Among shoppers in the West, the notion persists (pdf) that "Made in China" indicates—to put it bluntly—junk. But the quality of Chinese-made clothes is rising fast.
China's garment industry has been investing in manufacturing technology and training for decades now, and its workforce has collectively gotten better at stitching and assembling garments as China makes a growing share of the world's clothes.
There are still dim, claustrophobic sweatshops—too many, sadly. But China is also home to a highly skilled, highly specialized garment industry, one that supply chain managers of global mass-market clothing brands, and even some high-end labels, regard as offering the best mix of price, speed, and—yes—quality.
"If I was to make a basic men's jean, I'd make that in Pakistan," Edward Hertzman, co-owner of the trade publication Sourcing Journal, tells Quartz. "If I was going to make a fashion woman's garment, I would move to China because their skill set is better, their hand is better, their finishing is better, and they can handle that type of fashion."
The industry has become so specialized that entire cities in China may center on manufacturing particular types of clothing. For example there are factories all making children's clothing and there is a Sweater City .That intense focus allows factories to become extremely proficient.
Indeed, luxury fashion labels now routinely make things in China. Burberry, Armani, and Prada have all manufactured there. China also has its own burgeoning, home-grown luxury fashion industry, featuring Chinese designers who make their elaborate creations in their home country.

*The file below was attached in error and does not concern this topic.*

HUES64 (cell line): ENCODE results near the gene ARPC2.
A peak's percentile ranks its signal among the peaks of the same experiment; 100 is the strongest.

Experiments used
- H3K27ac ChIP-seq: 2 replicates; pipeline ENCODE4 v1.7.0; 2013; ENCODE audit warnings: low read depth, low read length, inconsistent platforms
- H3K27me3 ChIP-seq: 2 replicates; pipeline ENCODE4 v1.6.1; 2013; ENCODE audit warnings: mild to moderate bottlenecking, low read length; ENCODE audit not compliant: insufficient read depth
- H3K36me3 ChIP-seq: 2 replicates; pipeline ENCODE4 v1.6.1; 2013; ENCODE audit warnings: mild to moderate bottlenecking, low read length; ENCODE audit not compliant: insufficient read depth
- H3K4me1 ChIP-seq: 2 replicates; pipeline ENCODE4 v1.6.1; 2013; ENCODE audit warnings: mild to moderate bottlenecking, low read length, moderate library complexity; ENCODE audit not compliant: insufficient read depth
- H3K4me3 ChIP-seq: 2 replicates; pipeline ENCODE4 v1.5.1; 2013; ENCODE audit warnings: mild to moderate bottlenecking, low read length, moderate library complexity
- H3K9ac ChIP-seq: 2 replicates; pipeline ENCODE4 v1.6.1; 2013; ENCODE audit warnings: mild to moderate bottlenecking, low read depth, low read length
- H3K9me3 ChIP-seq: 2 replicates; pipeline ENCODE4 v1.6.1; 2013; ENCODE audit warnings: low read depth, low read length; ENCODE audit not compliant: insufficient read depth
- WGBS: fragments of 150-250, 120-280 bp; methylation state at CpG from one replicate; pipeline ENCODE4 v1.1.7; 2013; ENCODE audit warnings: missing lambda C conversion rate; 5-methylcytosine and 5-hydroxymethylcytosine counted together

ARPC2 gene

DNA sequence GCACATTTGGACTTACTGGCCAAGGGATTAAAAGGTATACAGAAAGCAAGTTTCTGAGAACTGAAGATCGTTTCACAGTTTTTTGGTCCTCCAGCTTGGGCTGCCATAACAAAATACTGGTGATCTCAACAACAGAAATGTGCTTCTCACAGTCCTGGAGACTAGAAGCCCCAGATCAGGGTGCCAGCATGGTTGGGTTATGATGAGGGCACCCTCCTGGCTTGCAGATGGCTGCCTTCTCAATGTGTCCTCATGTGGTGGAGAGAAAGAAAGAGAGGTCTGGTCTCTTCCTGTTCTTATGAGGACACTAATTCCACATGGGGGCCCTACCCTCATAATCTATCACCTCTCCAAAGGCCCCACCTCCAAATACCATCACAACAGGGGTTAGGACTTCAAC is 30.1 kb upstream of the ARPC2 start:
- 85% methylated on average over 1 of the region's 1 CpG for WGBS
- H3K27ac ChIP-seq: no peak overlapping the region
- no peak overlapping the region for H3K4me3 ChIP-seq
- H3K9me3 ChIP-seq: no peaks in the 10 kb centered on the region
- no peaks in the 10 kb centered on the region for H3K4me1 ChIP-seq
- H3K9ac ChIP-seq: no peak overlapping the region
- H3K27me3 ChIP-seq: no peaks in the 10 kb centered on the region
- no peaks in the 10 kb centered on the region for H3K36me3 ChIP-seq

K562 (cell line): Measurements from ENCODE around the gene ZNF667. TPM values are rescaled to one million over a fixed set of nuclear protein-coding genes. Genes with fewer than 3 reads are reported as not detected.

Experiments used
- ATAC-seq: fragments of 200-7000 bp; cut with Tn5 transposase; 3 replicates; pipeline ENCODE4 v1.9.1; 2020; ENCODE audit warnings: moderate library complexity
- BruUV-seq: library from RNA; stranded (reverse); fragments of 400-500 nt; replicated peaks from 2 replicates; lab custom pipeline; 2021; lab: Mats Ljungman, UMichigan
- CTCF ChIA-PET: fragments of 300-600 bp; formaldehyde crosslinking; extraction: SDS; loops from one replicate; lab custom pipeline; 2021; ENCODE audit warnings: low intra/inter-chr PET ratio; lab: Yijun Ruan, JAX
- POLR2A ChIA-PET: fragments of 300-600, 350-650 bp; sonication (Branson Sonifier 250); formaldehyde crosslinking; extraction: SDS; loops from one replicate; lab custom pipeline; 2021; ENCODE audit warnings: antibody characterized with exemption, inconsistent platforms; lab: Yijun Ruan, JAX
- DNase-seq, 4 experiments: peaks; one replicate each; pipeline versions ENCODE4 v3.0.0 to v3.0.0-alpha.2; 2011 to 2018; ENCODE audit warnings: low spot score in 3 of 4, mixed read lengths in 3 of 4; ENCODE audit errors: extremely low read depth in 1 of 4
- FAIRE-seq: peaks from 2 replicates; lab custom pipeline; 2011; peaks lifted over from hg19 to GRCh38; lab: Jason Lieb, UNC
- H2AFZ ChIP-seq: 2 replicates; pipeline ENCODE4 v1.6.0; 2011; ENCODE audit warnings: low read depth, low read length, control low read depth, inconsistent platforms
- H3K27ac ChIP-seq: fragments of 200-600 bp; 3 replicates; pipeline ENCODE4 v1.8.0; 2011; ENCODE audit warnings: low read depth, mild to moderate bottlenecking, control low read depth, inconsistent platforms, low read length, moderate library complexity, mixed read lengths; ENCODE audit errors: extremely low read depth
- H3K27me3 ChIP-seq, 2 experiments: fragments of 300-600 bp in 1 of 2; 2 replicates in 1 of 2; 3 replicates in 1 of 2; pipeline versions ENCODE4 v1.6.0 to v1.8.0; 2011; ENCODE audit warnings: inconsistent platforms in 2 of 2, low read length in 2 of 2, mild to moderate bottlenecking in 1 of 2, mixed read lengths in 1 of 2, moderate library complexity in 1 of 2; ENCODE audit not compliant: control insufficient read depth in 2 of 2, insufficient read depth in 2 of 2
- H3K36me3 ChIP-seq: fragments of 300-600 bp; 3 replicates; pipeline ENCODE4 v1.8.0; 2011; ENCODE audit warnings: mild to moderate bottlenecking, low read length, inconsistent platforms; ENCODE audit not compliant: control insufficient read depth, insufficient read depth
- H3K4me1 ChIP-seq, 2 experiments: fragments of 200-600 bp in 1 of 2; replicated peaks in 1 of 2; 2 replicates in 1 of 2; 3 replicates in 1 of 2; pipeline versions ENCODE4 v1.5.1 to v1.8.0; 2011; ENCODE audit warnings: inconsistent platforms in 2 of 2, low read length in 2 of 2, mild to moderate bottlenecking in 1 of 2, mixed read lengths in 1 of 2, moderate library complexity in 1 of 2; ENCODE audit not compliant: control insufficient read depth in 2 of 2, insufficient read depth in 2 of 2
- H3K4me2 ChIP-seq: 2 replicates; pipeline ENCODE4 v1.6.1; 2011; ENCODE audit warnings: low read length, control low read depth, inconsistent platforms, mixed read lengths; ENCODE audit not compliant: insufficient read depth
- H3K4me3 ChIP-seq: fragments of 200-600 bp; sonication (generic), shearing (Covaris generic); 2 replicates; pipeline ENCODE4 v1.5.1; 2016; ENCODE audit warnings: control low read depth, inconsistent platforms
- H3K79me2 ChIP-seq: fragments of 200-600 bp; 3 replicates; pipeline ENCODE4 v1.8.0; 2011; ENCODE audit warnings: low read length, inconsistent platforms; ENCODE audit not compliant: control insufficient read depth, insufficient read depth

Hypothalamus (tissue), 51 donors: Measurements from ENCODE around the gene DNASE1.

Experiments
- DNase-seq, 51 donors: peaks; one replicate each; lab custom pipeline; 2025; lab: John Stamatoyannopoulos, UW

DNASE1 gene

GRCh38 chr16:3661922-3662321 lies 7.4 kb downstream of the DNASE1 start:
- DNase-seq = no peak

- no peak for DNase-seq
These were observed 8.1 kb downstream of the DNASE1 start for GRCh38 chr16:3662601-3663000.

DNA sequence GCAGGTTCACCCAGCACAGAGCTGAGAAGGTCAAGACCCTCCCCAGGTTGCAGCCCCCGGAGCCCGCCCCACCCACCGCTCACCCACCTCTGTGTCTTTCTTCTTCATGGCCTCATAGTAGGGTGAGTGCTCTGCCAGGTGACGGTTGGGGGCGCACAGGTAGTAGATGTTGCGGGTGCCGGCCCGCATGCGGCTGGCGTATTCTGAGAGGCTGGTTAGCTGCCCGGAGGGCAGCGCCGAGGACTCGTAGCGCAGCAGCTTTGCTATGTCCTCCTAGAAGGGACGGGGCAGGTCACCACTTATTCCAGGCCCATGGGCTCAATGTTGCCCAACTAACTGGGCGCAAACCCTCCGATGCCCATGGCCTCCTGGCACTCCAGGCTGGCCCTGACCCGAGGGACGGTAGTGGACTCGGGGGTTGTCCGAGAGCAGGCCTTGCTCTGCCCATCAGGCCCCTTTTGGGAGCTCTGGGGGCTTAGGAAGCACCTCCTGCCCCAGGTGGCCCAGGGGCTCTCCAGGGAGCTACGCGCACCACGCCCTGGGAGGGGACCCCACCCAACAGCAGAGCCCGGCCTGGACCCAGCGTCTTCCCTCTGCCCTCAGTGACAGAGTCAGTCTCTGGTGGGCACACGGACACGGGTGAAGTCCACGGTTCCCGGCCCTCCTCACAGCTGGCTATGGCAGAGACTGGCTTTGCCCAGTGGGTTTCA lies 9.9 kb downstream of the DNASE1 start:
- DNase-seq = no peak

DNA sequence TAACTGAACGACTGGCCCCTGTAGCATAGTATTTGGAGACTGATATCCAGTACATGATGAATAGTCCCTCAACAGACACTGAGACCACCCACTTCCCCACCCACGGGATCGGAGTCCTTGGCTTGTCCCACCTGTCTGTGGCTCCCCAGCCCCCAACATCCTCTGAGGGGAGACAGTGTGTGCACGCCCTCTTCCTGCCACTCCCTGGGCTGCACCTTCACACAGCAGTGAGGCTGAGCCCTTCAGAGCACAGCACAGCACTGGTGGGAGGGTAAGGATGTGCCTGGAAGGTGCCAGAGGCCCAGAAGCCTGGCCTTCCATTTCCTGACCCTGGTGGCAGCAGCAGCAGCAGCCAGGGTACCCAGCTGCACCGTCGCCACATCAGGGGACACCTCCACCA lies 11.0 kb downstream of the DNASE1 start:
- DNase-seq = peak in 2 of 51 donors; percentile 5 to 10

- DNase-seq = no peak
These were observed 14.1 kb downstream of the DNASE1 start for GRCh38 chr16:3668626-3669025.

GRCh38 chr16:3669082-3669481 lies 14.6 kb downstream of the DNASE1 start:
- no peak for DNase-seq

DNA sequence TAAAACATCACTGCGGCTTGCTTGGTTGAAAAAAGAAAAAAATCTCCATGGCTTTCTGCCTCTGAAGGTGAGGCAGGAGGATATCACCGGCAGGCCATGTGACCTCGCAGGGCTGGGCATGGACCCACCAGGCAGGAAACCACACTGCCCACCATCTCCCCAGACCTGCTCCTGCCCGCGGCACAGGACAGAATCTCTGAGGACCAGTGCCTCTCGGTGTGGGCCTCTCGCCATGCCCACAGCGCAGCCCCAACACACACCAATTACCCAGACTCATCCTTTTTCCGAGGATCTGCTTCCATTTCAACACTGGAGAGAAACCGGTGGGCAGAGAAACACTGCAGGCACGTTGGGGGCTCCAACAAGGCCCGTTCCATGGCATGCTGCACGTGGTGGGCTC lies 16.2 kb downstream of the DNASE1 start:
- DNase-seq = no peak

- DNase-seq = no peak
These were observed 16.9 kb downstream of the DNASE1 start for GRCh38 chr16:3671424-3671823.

A "Made in China" label doesn't guarantee a good product, of course. It's a large country that's still developing.Hertzman tells Quartz that "sourcing executives have a higher expectation of the fashion and the value-added products coming out of China than other countries."
The proof, according to Josh Green, CEO of Panjiva, a site that connects sourcing professionals with suppliers, is that despite the rising wages and costs of doing business in China, companies have not walked away. "[China is] viewed by people who make buying decisions as unique and hard to replicate elsewhere," he says. "If anything, China has developed such advanced capabilities, it's making it hard for other countries to compete."